Since the turn of the century, humankind went through three seismic events: the attack on the Twin Towers in New York on September 11, 2001; the 2008 collapse of Lehman Brothers that triggered the worst financial crisis in living memory; and the ongoing Coronavirus pandemic.
The attack on the Twin Towers was a politically motivated event with economic undertones, mainly on the travel and tourism sectors. The emergence of low-cost travel and the radical overhaul of security measures in airports are two factors that know their origin to that fateful day. The September 11 attacks also resulted in major wars, political upheaval and unrest in different parts of the globe. It resulted in a sustained increase in terrorist attacks.
The collapse of Lehman Brothers was an economic event with immense social undertones. Six million jobs were lost in the United States pushing up unemployment by 10%. The impact was so massive that it was felt around the world. Greece and other countries were pushed towards financial ruin.
We are now living through the third major crisis. It is too early to determine what the repercussions of COVID-19 are going to be. It is said, however, that the world’s economy is going to take a huge knock with IMF pointing to a possible meltdown equal to the Great Depression.
We are starting to see some light at the end of the COVID-19 tunnel. Moving forward, we should look at how the world reacted to the two previous seismic events. What lessons can we learn from the aftermath of the previous two events?
The first important lesson is that change of this magnitude is irreversible. Life will never be the same again. We are heading towards a new norm. It is a new norm that will redefine how we live, interact and do business. Our businesses have to adapt to these new norms. In the process, there will be winners and losers.
The second lesson is that global events require global solutions. A global solution is one that is arrived at with the involvement of every nation and benefits every nation. Non-global solutions, that is solutions that put the interest of one country or a group of countries interests over the interests of the rest, will simply create new problems and move the international community away from the elusive goal of universal peace and security.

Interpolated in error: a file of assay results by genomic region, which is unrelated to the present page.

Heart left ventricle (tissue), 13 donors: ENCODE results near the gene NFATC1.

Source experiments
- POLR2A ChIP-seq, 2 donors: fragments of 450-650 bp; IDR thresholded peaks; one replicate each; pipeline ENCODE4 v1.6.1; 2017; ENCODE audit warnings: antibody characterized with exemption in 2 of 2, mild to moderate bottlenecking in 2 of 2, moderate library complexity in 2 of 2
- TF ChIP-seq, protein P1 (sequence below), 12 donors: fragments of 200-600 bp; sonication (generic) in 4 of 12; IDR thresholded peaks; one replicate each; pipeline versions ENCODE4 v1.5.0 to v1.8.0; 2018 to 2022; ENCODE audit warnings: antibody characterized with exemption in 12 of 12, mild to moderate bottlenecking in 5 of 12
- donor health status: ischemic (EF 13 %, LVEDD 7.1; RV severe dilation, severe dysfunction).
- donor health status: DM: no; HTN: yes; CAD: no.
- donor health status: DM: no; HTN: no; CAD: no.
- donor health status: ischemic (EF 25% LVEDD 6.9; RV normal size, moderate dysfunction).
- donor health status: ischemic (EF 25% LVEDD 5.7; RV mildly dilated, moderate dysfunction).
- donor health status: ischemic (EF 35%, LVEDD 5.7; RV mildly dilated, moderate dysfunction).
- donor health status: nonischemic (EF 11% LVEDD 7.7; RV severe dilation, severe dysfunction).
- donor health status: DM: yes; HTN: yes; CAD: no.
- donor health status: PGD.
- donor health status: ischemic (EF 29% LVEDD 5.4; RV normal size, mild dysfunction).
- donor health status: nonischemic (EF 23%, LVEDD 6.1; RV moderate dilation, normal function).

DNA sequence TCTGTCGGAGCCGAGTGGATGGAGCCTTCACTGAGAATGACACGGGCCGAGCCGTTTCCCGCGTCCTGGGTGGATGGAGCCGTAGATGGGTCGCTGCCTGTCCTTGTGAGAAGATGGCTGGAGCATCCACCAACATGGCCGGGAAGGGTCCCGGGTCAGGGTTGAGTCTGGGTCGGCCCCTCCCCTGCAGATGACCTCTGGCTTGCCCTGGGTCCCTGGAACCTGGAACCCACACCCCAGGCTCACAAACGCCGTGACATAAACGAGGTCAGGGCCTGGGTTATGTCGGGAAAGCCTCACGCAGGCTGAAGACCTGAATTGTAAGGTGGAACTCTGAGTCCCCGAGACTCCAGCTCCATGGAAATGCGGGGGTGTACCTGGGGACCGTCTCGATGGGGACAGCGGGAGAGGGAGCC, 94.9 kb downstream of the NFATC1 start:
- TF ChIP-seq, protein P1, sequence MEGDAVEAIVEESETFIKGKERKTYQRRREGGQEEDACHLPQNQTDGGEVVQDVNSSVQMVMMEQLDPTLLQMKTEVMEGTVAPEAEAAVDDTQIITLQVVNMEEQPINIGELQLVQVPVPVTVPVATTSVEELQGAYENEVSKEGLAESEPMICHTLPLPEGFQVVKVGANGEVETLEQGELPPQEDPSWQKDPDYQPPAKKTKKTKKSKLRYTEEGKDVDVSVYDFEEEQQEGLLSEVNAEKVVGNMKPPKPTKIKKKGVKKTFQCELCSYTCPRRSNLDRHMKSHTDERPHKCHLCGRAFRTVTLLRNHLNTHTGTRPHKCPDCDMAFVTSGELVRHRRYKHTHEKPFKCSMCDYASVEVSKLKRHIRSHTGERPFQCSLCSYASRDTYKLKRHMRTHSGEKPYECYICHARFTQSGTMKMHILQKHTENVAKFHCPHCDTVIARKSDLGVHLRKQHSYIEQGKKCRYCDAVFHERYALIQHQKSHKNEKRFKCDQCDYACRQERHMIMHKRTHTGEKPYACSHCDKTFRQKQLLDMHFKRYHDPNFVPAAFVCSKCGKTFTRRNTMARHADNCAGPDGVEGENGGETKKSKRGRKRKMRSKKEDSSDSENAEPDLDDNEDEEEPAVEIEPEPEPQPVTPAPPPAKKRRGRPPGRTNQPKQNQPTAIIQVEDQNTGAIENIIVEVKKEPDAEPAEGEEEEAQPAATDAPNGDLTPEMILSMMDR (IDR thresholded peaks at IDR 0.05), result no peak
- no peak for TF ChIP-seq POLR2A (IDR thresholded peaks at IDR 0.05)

The third lesson is that solutions cannot be based simply on economic or financial considerations. Socio-political considerations are, at the very least, equally important as are environmental considerations. The root of political unrest is hunger and poverty as a result of environmental degradation. Political unrest is fuelling terrorism, war, irregular migration which, in turn, creates more widespread political unrest. If we are to break this cycle, we need holistic solutions. Trying to stop irregular migration without attacking the root cause of the problem will not work.
If we want to transform the current Coronavirus challenge into an opportunity, we can and should learn from these experiences and apply them as we go forward. From now on, we are going to be conditioned by the threat of pandemics. We therefore need a global solution, a global response to ensure a better handling of future breakouts. The solution should cater to various aspects of the problem. How can we improve our health care systems to deal with such emergencies? How can we strengthen our financial and economic institutions to lessen the impact on jobs and businesses? How can we speed up the process of identifying cures and vaccines? How can we improve life in lockdown situations, to limit stress on segments of the population and on businesses? How can we improve mankind’s immunity system? These are the kind of questions that need to be asked and tackled by communities, at a national level but most of all globally.
There is also another essential dimension that is particular to this crisis. Coronavirus has effectively reduced pollution globally. The extent of this reduction has not yet been calculated but the severe reduction in travel by air, car and other modes of transport has resulted in a decrease in pollution and greenhouse gas emissions across continents and countries. It is impossible, certainly in the short run, to sustain this level of reduction in pollution once economic activity returns to the new normal. However, now that we know that it is possible for the world to function differently, can we make it our aim, our goal, to seriously tackle the Sword of Damocles that has been hanging over our collective heads for the past decades? I am referring, of course, to global warming. The change was forced on us. We need to make part of that change permanent. We need it to ensure our survival and the survival of other species on this planet.
Change is never easy, more so when it comes in the form of a pandemic. But we can, indeed we must take away positives from a negative. This is another chapter in the evolution of humankind. It is a chapter that will continue in the years to come. Let us be prepared for it. Let us not fear it but use it to better ourselves. Let this calamity bind us and forge us closer together. For this is the most important lesson of all. Together makes us stronger.